Non-traditional is flying high
Counting the Spring 2 enrollment figures we're about 100 students over goal for online, extended and graduate enrollments – a huge benefit to our budget. The growth is the result of many folks' efforts and every one of us at the College, no matter our role, no matter our campus, owes them our thanks. This robust extension of our mission benefits every one of us.
Speaking of budget…
The completed FY13 budget has been approved by the Board of Trustees' Audit and Finance Committee, and is on its way to the whole Board for approval next month. We've come up with a conservative yet competitive financial blueprint for next year, providing a solid 4 percent bottom line on a $72 million budget.
Peruse it. Use it.
The tunnels and Benedictine Commons are open for use. Check out the impressive heritage panels highlighting the contributions of Sisters who have taught science over the decades. The new classrooms and laboratories are still works in progress, so they'll probably remain off limits for the rest of the academic year. The coffee shop on second floor facing Somers will open over the summer, as will the new greenhouse on the roof. The old greenhouse will be torn down to make way for new permanent parking, while the temporary parking lot in front of Science will be removed this summer.
On the academic horizon
We have a couple of potential new academic programs in the pipeline, one further along than the other. SBT has proposed an M.S. in Project Management, which just received final faculty approval this week and goes to the Board of Trustees for approval in May. Nursing has submitted a prospectus to create a certified registered nurse anesthetist with a Doctor of Nursing Practice degree. It has been judged to fit with our mission and financial goals, so the nursing department is now developing a more full proposal including market analysis.
On the Woodland front
We're continuing discussions with the developer of the Woodland school site, which may one day be a Graduate Health Sciences campus housing the physical therapy, occupational therapy and physician assistant programs. No letter of intent has been signed.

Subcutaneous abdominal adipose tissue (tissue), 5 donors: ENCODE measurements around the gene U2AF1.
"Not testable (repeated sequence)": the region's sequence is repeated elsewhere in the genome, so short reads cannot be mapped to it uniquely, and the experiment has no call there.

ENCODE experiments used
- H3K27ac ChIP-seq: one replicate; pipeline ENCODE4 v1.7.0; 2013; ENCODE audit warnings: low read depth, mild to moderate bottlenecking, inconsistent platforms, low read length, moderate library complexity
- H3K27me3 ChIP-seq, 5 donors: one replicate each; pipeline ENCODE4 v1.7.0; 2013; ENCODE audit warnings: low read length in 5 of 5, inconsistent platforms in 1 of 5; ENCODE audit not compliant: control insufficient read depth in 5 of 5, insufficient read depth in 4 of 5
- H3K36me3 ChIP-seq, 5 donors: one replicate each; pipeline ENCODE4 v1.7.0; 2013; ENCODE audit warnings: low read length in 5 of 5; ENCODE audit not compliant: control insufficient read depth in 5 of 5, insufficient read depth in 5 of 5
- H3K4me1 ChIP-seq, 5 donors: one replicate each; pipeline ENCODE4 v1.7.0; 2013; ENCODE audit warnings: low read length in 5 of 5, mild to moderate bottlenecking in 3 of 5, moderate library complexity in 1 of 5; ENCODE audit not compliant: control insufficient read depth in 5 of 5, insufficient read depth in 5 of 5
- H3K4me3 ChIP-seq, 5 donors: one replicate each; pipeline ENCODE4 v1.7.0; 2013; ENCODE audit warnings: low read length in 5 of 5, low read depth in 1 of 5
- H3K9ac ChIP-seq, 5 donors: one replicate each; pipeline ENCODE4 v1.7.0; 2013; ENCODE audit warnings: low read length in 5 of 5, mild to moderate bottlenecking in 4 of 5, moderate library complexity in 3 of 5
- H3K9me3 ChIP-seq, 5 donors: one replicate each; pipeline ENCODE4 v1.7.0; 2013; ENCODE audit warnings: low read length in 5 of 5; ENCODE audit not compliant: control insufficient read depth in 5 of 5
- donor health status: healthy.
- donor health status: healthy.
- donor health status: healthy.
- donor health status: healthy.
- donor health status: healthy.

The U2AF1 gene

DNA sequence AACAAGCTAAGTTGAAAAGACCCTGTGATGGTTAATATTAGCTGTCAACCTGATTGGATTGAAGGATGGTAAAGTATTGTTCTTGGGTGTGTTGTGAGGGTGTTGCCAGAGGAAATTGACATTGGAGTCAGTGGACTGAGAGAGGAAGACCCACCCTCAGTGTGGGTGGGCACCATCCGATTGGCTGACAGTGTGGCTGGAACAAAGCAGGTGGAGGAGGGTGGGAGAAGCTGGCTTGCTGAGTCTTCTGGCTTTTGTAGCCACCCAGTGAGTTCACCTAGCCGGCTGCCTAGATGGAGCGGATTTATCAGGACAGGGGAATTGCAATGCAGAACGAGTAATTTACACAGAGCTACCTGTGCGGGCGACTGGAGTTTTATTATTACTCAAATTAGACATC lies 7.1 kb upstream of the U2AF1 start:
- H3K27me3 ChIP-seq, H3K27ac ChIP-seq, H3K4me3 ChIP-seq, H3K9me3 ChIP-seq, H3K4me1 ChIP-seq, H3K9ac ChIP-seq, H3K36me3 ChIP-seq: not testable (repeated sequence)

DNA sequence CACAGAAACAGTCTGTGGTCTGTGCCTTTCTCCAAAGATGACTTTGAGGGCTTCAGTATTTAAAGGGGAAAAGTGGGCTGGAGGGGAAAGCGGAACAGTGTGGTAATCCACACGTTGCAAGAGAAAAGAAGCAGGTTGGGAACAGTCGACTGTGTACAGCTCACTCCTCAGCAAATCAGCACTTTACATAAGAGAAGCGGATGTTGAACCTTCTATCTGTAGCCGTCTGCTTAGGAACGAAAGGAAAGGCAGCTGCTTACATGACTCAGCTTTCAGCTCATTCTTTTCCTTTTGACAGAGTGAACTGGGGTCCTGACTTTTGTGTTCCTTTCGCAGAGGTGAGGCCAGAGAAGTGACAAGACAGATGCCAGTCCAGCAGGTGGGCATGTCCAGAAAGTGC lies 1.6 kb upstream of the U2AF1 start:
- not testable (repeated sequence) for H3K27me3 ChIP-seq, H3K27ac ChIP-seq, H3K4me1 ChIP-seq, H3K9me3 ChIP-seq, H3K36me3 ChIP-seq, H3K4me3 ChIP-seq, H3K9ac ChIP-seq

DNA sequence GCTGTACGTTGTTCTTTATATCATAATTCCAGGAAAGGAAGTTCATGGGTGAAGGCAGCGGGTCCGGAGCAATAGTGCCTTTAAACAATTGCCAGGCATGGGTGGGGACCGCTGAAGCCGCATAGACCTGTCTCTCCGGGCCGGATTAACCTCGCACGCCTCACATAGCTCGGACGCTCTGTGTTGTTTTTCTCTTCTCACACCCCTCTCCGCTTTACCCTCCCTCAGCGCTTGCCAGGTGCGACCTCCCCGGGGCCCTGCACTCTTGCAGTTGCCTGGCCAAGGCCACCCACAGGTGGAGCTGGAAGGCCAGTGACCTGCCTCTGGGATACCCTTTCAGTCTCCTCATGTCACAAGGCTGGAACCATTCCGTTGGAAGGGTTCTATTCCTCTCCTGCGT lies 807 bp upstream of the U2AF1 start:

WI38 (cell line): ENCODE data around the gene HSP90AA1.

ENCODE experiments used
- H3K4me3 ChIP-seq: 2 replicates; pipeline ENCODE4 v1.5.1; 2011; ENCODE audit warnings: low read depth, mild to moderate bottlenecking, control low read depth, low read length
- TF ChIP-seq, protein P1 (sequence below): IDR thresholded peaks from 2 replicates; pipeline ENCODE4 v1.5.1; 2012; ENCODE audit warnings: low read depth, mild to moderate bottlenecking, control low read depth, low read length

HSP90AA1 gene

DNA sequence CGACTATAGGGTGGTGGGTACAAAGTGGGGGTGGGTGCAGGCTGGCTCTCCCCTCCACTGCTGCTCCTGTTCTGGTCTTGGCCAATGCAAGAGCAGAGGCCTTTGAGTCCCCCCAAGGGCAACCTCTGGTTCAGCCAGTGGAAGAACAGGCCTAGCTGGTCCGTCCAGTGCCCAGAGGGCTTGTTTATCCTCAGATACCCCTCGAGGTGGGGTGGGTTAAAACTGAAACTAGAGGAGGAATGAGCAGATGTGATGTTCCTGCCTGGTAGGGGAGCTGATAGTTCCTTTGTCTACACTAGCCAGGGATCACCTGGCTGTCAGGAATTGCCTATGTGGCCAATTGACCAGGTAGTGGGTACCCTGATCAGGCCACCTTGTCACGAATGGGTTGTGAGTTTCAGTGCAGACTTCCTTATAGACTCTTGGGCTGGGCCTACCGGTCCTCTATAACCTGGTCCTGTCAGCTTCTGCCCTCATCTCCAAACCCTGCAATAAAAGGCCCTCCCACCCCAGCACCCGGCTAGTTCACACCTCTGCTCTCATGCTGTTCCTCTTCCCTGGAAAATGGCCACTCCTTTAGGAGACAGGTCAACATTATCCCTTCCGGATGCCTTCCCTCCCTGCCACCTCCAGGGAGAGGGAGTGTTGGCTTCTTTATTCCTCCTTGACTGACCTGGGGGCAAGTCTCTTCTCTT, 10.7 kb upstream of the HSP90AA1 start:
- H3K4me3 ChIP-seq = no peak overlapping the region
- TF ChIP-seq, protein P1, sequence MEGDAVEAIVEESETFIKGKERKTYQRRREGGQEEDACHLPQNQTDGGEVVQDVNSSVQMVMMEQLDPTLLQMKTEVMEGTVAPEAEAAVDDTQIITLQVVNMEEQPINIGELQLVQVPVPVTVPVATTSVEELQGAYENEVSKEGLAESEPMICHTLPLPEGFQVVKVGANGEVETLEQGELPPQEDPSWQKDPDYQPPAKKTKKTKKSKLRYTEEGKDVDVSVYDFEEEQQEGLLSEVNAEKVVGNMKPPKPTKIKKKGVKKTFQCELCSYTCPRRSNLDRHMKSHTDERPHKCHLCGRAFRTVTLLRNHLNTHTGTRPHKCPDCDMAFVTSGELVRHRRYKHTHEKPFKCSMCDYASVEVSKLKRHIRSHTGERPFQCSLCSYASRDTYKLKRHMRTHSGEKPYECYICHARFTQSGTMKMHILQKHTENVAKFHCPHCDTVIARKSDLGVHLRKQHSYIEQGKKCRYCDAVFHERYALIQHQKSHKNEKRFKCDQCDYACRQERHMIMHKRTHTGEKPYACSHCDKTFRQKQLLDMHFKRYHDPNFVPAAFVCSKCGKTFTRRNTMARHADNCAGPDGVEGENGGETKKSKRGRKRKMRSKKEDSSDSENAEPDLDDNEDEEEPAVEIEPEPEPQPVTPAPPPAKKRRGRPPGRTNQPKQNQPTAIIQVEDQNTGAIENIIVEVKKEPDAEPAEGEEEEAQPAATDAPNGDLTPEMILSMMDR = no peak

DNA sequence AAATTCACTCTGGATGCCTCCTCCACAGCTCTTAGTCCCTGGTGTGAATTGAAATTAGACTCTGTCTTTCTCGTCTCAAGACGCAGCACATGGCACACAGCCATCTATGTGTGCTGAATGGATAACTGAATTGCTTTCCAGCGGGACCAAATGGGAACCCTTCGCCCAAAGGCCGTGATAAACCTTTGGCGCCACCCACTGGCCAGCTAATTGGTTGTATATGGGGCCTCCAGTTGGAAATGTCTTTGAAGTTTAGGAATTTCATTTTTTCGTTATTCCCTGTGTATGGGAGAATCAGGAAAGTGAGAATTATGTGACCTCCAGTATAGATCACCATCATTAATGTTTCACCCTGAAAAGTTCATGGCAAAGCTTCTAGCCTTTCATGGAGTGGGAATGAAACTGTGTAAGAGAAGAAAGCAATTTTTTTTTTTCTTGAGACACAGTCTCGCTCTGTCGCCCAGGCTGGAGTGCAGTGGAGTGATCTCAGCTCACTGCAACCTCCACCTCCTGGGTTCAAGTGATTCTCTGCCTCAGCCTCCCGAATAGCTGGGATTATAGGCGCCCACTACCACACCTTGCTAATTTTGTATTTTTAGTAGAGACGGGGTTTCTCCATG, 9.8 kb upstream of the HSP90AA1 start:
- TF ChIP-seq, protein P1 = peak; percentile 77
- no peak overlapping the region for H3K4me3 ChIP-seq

The security breach
You may recall that last month a group of hackers breached our computer system. They were organized, systematically going through our accounts trying to answer the security questions of our automatic password reset tool. They were successful with 30 accounts. Thirteen people – 10 students, two staff members and one faculty member – experienced fraudulent activity on their bank, credit card and e-commerce accounts. The College has been as supportive as possible to the victims, but this situation makes clearer than ever that each of us needs to use secure passwords and be diligent in monitoring our identity and online accounts. For more information on identity theft go here.
The cardboard box epidemic
It's great that we're green. Really. Environmental awareness is a virtue, and that includes recycling cardboard boxes. But please give a thought to what the hallway outside your office looks like to a family visiting campus with a prospective student. The situation is most noticeable in Tower. Rather than leave that box outside your door for Facilities staff to pick up, why not take it to the loading dock area? The exercise is, of course, a very green habit. And speaking of campus visits, do you have any thoughts on how to make your corner of campus a bit more attractive to visitors? Conversely, do you see any problems? Let Eric Berg know.
The Last Word
President's Staff starts every meeting with a prayer or spiritual reflection. Our favorite in recent weeks came from Lori Collard. This is from the collection "Blessed Are the Peacemakers (10 Steps to Peace)"
by Mary E. Latela.
There are two golden days in the week, upon which, and about which, I never worry – two carefree days, kept sacredly free from fear and apprehension. * One of these days is Yesterday; yesterday, with its cares and frets, all its pains and aches, all its faults, its mistakes and blunders, has passed forever beyond my recall. ... It was mine! It is God's. * The other day that I do not worry about is Tomorrow; tomorrow, with all its possible adversities, its burdens, its perils, its large promise and poor performance, its failures and mistakes, is as far beyond my mastery as … Yesterday. … Tomorrow is God's day! It will be mine! * There is left for myself, then, but one day in the week – Today. Any man can fight the battles of Today! Any woman can carry the burdens of just one day! Any man can resist the temptations of today! ... it is when we willfully add the burdens of those two awful eternities – Yesterday and Tomorrow – that we break down. It isn't the experience of Today that drives (us) mad. It is the remorse for something that happened Yesterday; the dread of what Tomorrow may disclose. * These are God's days! Leave them with Him!
– Mrs. Charles Cowan
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||The city wants to make Duluth a more bike- and hike-friendly town. They're proposing a trail along the northern edge of campus to connect the Boulder Ridge area with UMD. Stay tuned…
||The annual Faculty and Staff Appreciation Luncheon will be held at 11:30 a.m. Wednesday, May 9. All staff, regular faculty and adjunct faculty are welcome.